Mhlnews 8055 Hytrol David Peacock 0

Material Handling at the White House

Aug. 11, 2017
Hytrol's David Peacock on his participation in President Trump's "Made in America" event, and the role material handling plays in today's economy.

Earlier this summer, during President Donald Trump’s “Made in America” event celebrating products manufactured in the United States, conveyor manufacturer Hytrol was invited to represent the state of Arkansas. This year the company celebrated its 70th anniversary and recently invested nearly $18 million in a facility and capacity expansion.

David Peacock, who was promoted to president in 2015 upon the retirement of Gregg Goodner, and chief engineer Boyce Bonham traveled to Washington, D.C., to attend the White House event. Hytrol (along with Mississippi-based Taylor Machine Works, a forklift manufacturer) represented the material handling industry, and Peacock and Bonham had the opportunity to speak to President Trump, who inquired about Hytrol’s business and its competition. “He asked a lot of really good questions, drawing on his business background,” Peacock notes. “It was pretty exciting to be able to have that kind of conversation with the President.”

After the event, MH&L caught up to Peacock to learn more about “Made in America” and Hytrol’s role as an enabler of the drive to automation among U.S. companies.

MH&L: What was the overall feeling at the White House event about U.S. manufacturing?

Peacock: Most of the people that I talked to were pretty excited about the attention that’s being given to the idea of “Made in America.” Every manufacturer at the event is enjoying some success right now. We all had a good story to share about our companies and the success we’re having. But the big takeaway for me was the appreciation for Made in America.

MH&L: What do you see as the biggest challenge that U.S. manufacturing companies are facing right now?

Peacock: Without a doubt it’s labor, whether it’s engineers or maintenance people or assembly people or fabricators. Finding and retaining the talent that we need is without a doubt the biggest challenge that we face on a daily basis.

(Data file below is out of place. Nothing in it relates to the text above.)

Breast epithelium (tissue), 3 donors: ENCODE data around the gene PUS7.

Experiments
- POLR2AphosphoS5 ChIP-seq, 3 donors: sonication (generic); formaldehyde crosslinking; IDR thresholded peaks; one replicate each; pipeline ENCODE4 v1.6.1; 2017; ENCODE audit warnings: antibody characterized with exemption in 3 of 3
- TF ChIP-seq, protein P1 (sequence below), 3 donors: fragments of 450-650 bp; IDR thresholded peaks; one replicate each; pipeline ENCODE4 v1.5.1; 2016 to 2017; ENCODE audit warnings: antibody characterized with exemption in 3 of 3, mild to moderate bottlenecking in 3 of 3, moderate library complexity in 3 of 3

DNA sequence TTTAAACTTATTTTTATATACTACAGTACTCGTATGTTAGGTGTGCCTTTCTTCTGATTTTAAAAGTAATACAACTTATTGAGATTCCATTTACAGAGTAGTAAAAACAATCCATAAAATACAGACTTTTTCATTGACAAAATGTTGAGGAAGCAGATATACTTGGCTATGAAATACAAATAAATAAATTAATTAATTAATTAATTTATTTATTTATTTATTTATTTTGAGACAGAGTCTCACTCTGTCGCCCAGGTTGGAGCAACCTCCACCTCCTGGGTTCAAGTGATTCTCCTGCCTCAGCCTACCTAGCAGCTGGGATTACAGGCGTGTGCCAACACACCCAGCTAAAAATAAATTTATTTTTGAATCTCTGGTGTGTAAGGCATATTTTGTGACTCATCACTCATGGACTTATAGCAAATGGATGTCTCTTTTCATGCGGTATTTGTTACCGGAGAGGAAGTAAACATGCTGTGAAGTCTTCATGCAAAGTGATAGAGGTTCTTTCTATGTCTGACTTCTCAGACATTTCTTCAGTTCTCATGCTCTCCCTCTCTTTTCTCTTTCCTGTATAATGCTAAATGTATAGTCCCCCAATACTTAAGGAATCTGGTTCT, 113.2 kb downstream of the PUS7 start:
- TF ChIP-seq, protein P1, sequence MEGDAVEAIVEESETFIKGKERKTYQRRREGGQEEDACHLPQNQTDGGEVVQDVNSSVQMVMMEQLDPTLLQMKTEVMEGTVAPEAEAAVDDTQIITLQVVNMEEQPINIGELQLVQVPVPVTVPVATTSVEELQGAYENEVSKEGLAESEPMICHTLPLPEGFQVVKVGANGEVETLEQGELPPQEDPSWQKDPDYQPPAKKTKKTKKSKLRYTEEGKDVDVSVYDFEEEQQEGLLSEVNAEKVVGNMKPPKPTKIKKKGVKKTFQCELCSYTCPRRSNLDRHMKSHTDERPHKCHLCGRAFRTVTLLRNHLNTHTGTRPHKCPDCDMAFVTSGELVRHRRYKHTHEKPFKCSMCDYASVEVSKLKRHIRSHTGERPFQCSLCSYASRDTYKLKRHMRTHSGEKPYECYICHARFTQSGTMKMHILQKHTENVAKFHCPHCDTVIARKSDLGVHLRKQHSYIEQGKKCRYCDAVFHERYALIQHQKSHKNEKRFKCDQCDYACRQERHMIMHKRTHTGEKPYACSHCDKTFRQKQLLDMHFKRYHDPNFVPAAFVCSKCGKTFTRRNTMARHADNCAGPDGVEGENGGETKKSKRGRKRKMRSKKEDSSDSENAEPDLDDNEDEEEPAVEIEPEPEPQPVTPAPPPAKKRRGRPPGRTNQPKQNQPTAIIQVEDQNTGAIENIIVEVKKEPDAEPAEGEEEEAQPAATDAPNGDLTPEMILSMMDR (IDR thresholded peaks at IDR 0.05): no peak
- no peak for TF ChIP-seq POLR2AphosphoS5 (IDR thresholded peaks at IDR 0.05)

MH&L: What steps are Hytrol and your industry peers taking or should be taking to improve that situation?

Peacock: We’ve got to take advantage of our own products to process the work through the facility. So for example that means having our shop orders move from function to function on a conveyor as opposed to being manually pushed from place to place. That gives us the control to make sure we’re working on the right products in the right sequence. It gives us visibility on throughputs more clearly than if we weren’t using that technology.

Also, we’re in the process of installing welding robots. Now, we’ve got 1,300 employees, and we’ve grown by more than 400 people in the last 18 months, so we’ve added people and we’re going to continue to add people. But using robots gives the workforce the opportunity to have higher-skilled responsibilities so that if you’re a maintenance person and you want to move into a robot-tender type role—which is a higher skill level—it gives you an opportunity to make a higher wage. Automation creates opportunities for everybody in the organization to go out and seek greater value-added type of roles.

Unemployment in northeast Arkansas is less than 3%. It’s a challenging market, so we have to make sure that we give everybody the tools to be as successful as they possibly can while they’re here.

MH&L: What role do you see the material handling industry playing in today’s economy?

Peacock: We talked earlier about access to labor being the biggest challenge that we face. That’s a universal challenge for everybody, and our industry provides a means to address that particular challenge. If you can automate the flow of materials through your facility, then that reduces the need that you have for indirect labor in the process, and it makes your direct labor that much more efficient and helps to increase your throughput. So I see us and the rest of the industry playing a key role in bringing manufacturing back, but I tell my guys all the time, “We’re not really a conveyor manufacturer. We’re a quality-of-life manufacturer.” Whether it’s somebody who needs medicine, somebody who’s buying a Christmas present or somebody who’s going back to school, the products that people are buying are being conveyed and moved with material handling equipment.

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